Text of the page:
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A Response to Loo-Wit

Loo-Wit, a poem by Wendy Rose, explains the legendary Mt. St. Helens getting ready for her famous “singing” act. In this poem Loo Wit prepares for the famous day she blew her top and sang like there was no tomorrow. Rose shows us (using personification) that although Loo Wit isn’t a person she may have feelings that are completely different to those of humans.
In the beginning Loo Wit is calm and unbothered. “Centuries of cedar have bound her to earth” [Rose, 752]. She is very large and has many trees and other wildlife/ plants growing or living on top of her. Before people came and started hiking, working, and sometimes living on her she was quite undisturbed. “Finally up” she is beginning to wake and roar!
After she wakes there is trembling among her surface. “Light appears with the shudder of her slopes” [Rose, 753]. She starts to cry; with her crying comes an earthquake, which just makes things worse! She is still only waking though not yet ready to fully blow. Hikers hear her cries of pain because “Around her machinery growls, snarls, and plows, great patches of her skin” [Rose, 753]. Humans working on her day and night now she’s ready to give them a fright!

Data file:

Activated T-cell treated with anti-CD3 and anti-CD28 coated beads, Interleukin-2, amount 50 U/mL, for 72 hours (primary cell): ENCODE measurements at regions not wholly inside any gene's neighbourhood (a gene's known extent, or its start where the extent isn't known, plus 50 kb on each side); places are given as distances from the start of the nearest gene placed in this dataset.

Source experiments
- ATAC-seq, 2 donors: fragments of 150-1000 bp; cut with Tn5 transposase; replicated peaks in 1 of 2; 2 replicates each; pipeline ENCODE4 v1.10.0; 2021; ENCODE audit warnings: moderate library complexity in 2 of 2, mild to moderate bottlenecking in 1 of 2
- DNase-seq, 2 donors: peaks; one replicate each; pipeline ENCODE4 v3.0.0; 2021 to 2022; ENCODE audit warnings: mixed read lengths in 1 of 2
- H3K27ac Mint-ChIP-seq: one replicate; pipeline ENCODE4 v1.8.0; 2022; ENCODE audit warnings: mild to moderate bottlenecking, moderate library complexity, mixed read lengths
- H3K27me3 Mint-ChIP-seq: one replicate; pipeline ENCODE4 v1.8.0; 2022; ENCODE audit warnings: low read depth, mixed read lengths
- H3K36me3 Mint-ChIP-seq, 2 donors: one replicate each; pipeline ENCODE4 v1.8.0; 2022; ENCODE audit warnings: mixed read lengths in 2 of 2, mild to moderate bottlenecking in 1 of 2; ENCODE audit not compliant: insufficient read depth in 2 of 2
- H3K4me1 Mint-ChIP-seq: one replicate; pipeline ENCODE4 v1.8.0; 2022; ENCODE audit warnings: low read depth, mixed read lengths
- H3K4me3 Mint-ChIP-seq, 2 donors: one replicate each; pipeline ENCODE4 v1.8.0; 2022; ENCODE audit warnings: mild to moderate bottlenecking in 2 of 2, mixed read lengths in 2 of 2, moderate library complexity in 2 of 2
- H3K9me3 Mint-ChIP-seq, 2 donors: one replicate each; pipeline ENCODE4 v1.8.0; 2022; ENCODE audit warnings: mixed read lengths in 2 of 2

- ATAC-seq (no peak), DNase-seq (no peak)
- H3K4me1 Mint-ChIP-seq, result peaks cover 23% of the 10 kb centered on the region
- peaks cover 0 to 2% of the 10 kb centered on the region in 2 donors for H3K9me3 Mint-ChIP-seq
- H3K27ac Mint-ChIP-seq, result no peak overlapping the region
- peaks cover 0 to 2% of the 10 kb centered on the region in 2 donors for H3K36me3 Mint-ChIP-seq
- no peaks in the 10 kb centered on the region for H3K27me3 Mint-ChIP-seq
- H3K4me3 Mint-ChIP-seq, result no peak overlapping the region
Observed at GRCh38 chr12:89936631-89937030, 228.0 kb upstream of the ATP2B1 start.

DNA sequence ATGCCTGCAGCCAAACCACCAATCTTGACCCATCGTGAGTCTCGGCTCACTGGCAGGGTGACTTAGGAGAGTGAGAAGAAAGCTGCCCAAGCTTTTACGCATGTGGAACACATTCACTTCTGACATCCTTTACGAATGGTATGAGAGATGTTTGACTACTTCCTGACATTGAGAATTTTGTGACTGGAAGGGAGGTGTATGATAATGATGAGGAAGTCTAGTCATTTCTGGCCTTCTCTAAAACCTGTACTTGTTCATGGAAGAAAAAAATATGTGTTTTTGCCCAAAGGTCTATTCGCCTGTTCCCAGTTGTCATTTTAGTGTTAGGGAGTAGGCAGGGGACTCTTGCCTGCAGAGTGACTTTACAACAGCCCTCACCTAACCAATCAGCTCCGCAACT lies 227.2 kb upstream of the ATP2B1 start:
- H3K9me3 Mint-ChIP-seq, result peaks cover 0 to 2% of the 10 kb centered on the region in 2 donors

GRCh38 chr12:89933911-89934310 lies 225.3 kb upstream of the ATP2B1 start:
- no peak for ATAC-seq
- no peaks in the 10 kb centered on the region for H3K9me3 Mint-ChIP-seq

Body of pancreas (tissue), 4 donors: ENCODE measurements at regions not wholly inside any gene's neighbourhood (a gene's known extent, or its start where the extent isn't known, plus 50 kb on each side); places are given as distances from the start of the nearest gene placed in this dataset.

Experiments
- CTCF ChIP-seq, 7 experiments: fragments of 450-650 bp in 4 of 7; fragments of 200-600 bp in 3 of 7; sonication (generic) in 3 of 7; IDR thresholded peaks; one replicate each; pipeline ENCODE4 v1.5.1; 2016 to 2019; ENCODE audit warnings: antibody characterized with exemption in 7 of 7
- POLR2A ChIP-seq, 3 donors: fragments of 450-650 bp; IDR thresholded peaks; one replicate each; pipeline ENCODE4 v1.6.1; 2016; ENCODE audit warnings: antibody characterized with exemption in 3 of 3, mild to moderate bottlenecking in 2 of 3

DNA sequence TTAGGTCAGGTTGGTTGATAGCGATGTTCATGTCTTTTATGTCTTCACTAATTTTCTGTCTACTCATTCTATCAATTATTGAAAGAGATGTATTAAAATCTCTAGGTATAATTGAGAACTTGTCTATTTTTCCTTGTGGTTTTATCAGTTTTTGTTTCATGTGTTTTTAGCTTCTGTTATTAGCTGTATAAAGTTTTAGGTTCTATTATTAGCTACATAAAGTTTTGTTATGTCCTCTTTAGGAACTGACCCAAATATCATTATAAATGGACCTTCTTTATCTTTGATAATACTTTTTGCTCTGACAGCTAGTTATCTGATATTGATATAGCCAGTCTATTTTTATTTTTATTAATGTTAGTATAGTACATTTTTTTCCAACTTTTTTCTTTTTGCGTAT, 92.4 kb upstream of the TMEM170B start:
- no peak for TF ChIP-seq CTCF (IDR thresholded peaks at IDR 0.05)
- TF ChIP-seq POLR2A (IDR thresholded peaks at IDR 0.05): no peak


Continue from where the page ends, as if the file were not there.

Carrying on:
Finally, she is ready to blow, wiping away- Oh No! “Blackberries unravel, stones dislodge” [Rose, 753]. Completely up and angry now, Loo Wit starts her rampage through the town. “With one free hand she finds her weapons and raises them high” [Rose, 754]. Her innards come out so easily it’s as if it was meant to be, like there was a door and her anger was the key. Now the whole world can hear her song because “Loo Wit sings and sings and sings!” [Rose, 754].
Rose describes the frightful day when Mt. St. Helens burst and showered the world with her ashes. The global truth – although her exploding wasn’t what anyone wanted it’s what happened, and of course Loo Wit doesn’t have feelings like people, but we still have to realize that these things happen and occasionally they may seem as though they happen for a reason.



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